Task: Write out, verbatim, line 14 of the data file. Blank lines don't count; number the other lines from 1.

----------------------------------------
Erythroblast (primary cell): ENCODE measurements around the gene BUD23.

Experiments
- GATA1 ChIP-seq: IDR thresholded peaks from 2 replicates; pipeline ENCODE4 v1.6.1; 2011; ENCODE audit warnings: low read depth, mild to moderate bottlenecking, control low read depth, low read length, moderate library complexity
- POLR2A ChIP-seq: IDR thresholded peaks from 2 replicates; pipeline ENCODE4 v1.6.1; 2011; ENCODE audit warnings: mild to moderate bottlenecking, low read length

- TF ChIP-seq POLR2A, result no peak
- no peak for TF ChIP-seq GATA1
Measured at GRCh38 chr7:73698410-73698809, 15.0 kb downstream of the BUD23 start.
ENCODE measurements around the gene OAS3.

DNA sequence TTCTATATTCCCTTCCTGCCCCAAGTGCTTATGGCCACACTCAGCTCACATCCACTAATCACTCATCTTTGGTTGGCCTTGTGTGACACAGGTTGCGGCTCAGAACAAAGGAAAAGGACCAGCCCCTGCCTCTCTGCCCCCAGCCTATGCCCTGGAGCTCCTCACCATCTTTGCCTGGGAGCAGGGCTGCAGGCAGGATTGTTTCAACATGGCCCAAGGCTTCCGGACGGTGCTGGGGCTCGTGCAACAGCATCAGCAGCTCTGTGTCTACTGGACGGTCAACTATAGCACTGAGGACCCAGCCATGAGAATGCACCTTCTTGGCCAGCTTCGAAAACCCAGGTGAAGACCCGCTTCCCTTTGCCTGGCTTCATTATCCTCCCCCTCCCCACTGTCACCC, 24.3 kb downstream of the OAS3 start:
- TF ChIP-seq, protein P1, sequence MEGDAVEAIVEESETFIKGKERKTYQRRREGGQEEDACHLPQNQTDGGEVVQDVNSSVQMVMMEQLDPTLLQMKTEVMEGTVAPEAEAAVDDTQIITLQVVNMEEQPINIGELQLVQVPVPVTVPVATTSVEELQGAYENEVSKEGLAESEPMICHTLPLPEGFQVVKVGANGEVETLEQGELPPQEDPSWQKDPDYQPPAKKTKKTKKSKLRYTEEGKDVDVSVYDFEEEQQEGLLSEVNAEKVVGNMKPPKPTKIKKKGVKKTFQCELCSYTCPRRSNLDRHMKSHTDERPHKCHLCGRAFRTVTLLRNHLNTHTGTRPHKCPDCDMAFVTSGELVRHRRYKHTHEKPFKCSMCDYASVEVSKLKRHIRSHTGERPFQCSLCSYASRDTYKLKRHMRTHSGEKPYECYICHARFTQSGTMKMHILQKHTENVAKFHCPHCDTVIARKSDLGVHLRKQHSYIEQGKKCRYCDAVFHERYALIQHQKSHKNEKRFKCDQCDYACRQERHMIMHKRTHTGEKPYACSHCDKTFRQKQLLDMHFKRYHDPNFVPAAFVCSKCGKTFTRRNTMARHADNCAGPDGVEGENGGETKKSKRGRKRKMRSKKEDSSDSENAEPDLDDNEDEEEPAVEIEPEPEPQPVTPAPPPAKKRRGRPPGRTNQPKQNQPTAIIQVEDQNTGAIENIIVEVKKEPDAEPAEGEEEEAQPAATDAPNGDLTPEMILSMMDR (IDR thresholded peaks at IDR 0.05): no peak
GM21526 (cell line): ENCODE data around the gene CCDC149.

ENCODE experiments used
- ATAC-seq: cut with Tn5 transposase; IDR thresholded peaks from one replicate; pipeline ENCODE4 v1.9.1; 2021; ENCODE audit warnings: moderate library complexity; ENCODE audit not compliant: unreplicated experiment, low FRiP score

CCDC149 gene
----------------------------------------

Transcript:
CCDC149 gene